by G.M. Malliet
An author with a book due out begins to divide the world into two categories of people.
The first category will say, when you tell them about your book, "That's great! When and where can I buy it?" One friend of mine was actually sensitive enough to ask, "Where should I buy it so you get the bigger royalty? Online or in the stores?" These people are going straight to author's heaven.
The second category of person (and this is rare, fortunately) will say, when you tell them you have a book coming out: "That's great! When do I get my free copy?" While you are tempted to think they're kidding - they must be kidding - they're not.
Now, think about it. Would you ask me to paint your house for free? Alter your jacket? Wash your dog? But writing a book also involves actual labor, possibly spanning many years.
I'm still working on a snappy comeback to this. After all, I think this request for a free book has everything to do with ignorance of the writing biz and nothing to do with greed. I think the request is even meant to be flattering ("I am curious to read your book, just not curious enough to pay for it" may be the subtext). But the fact is, I would rather take $14 out of my purse and set fire to it than give my work away - to treat it as something of no value.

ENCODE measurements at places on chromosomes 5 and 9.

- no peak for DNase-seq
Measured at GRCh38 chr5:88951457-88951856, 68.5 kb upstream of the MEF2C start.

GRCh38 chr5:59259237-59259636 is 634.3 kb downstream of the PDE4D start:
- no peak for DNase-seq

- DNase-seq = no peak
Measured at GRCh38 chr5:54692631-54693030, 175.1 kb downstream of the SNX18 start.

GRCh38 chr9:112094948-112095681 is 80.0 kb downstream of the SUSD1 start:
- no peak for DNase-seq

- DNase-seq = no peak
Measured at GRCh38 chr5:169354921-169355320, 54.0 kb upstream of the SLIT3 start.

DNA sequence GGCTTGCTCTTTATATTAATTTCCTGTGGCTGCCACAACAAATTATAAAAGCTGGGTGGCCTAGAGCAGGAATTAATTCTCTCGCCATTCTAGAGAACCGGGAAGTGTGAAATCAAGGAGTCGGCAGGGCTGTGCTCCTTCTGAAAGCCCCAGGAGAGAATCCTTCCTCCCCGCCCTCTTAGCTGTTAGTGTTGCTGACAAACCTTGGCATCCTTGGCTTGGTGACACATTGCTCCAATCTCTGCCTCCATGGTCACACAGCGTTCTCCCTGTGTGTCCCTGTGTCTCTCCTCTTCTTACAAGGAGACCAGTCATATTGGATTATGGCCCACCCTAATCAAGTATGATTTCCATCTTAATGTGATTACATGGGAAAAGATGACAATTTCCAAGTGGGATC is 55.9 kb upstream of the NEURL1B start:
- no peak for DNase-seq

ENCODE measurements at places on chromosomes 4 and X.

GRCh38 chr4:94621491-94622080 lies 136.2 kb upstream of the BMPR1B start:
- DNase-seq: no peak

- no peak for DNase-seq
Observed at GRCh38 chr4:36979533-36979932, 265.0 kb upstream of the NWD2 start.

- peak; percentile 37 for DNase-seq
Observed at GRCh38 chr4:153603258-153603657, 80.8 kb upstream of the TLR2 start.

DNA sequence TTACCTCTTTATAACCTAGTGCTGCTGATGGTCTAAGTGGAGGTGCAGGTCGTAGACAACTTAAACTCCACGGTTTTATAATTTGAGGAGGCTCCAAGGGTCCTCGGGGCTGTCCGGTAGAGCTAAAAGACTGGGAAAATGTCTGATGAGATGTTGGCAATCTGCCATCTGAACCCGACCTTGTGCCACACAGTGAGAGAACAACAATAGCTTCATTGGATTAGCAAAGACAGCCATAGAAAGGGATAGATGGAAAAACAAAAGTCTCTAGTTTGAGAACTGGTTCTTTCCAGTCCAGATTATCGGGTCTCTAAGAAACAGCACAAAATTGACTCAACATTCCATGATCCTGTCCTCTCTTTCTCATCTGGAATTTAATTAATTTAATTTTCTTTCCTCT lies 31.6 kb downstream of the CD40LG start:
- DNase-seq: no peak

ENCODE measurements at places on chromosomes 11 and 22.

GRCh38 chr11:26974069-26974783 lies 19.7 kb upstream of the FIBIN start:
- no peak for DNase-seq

The belief that authors receive all the free copies of their books they want may play into this. But MI authors get only ten copies of their books, and mine are long since ear-marked for people who, like, saved me from drowning. I got ONE free copy from the publisher of an anthology in which my short story appeared.
It's a simple equation: Books cost money. Selling books is how authors pay the bills. Please don't ever ask an author for a free copy of his/her book.
And don't even think about asking to borrow the book so you can read it.
Thank you. The rant has ended; go in peace.